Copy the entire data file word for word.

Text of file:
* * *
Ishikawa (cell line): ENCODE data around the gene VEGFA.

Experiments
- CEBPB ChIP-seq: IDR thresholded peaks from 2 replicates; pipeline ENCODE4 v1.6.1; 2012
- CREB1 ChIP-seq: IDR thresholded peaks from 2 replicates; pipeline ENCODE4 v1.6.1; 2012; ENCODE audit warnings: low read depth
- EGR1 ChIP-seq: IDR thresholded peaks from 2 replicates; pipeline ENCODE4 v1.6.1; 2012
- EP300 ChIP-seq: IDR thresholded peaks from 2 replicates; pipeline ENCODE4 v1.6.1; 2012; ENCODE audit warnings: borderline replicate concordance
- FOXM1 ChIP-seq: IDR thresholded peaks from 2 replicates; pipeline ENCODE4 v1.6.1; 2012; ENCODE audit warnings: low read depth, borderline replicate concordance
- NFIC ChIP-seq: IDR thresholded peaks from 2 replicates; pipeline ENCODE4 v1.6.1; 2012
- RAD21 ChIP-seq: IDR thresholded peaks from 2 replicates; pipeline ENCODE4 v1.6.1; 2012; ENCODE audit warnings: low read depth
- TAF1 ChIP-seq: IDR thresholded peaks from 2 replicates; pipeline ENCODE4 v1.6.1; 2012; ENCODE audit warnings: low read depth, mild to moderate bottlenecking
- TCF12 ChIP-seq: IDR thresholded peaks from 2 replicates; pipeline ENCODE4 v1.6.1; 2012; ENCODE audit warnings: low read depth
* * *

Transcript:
Ishikawa (cell line): ENCODE data around the gene VEGFA.

Experiments
- CEBPB ChIP-seq: IDR thresholded peaks from 2 replicates; pipeline ENCODE4 v1.6.1; 2012
- CREB1 ChIP-seq: IDR thresholded peaks from 2 replicates; pipeline ENCODE4 v1.6.1; 2012; ENCODE audit warnings: low read depth
- EGR1 ChIP-seq: IDR thresholded peaks from 2 replicates; pipeline ENCODE4 v1.6.1; 2012
- EP300 ChIP-seq: IDR thresholded peaks from 2 replicates; pipeline ENCODE4 v1.6.1; 2012; ENCODE audit warnings: borderline replicate concordance
- FOXM1 ChIP-seq: IDR thresholded peaks from 2 replicates; pipeline ENCODE4 v1.6.1; 2012; ENCODE audit warnings: low read depth, borderline replicate concordance
- NFIC ChIP-seq: IDR thresholded peaks from 2 replicates; pipeline ENCODE4 v1.6.1; 2012
- RAD21 ChIP-seq: IDR thresholded peaks from 2 replicates; pipeline ENCODE4 v1.6.1; 2012; ENCODE audit warnings: low read depth
- TAF1 ChIP-seq: IDR thresholded peaks from 2 replicates; pipeline ENCODE4 v1.6.1; 2012; ENCODE audit warnings: low read depth, mild to moderate bottlenecking
- TCF12 ChIP-seq: IDR thresholded peaks from 2 replicates; pipeline ENCODE4 v1.6.1; 2012; ENCODE audit warnings: low read depth